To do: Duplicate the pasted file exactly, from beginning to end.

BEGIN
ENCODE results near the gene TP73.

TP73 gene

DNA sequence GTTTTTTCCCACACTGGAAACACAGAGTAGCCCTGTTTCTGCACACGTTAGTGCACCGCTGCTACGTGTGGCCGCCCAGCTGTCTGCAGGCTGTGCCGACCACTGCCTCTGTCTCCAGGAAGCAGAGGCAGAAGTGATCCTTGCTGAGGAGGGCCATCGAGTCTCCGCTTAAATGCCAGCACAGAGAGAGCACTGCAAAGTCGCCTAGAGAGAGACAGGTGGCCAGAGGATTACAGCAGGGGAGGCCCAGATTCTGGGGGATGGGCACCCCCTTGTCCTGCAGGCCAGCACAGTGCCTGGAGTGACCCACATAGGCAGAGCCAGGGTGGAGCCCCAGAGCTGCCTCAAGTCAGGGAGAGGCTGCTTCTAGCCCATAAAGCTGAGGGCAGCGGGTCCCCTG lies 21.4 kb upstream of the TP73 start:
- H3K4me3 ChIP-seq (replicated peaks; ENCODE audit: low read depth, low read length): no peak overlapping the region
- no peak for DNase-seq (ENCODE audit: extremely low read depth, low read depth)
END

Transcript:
ENCODE results near the gene TP73.

TP73 gene

DNA sequence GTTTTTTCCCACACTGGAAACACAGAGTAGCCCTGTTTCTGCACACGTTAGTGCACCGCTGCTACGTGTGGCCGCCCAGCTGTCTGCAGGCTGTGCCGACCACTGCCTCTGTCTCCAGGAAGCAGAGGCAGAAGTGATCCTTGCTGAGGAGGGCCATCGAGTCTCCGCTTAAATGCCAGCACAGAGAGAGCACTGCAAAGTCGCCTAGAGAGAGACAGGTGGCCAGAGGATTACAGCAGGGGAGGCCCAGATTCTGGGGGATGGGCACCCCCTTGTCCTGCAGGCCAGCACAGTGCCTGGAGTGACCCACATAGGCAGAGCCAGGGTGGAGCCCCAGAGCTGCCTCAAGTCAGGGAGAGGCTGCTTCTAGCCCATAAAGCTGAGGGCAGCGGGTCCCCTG lies 21.4 kb upstream of the TP73 start:
- H3K4me3 ChIP-seq (replicated peaks; ENCODE audit: low read depth, low read length): no peak overlapping the region
- no peak for DNase-seq (ENCODE audit: extremely low read depth, low read depth)